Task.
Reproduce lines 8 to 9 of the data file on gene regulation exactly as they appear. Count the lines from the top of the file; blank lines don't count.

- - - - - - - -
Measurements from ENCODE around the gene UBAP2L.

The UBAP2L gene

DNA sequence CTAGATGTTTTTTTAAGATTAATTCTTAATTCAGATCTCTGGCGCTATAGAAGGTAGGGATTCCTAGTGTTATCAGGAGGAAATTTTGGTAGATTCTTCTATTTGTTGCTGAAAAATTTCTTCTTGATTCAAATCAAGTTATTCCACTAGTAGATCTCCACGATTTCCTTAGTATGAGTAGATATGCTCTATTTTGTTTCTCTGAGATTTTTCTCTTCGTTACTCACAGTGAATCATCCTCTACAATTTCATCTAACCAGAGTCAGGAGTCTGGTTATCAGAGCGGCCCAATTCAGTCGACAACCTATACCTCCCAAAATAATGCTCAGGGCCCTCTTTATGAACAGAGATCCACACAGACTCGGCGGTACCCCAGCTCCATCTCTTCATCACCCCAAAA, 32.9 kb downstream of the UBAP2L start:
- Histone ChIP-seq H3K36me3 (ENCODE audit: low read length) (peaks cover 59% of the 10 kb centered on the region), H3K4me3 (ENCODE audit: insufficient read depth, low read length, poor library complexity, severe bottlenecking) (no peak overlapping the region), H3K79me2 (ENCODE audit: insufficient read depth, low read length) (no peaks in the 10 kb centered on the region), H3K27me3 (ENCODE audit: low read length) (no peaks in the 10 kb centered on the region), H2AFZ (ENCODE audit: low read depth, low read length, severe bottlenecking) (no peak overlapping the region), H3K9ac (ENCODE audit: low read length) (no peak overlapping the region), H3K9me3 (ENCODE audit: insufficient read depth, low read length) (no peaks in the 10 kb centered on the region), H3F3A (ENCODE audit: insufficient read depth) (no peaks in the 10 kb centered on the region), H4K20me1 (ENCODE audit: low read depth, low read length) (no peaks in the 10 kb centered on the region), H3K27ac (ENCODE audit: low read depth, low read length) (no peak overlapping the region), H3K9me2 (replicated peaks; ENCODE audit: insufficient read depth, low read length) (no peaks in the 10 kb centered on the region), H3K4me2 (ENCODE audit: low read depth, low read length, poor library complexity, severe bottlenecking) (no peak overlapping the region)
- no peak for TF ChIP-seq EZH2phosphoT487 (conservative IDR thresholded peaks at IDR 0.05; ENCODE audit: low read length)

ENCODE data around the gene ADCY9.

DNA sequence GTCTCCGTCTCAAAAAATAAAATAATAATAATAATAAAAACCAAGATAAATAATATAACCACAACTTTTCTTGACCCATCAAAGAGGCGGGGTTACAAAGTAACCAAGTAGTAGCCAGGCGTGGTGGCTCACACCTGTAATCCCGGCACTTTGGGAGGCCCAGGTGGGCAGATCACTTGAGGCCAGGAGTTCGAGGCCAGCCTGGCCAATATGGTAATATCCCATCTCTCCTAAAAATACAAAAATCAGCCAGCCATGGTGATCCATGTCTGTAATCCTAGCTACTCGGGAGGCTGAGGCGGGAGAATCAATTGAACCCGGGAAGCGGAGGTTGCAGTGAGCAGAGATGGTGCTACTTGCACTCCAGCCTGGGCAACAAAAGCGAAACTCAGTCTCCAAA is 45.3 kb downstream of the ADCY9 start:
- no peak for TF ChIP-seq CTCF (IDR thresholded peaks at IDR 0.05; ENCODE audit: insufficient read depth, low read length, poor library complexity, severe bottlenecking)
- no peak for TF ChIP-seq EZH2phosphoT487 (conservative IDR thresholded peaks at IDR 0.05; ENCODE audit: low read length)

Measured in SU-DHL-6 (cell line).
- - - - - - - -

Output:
- no peak for TF ChIP-seq CTCF (IDR thresholded peaks at IDR 0.05; ENCODE audit: insufficient read depth, low read length, poor library complexity, severe bottlenecking)
- no peak for TF ChIP-seq EZH2phosphoT487 (conservative IDR thresholded peaks at IDR 0.05; ENCODE audit: low read length)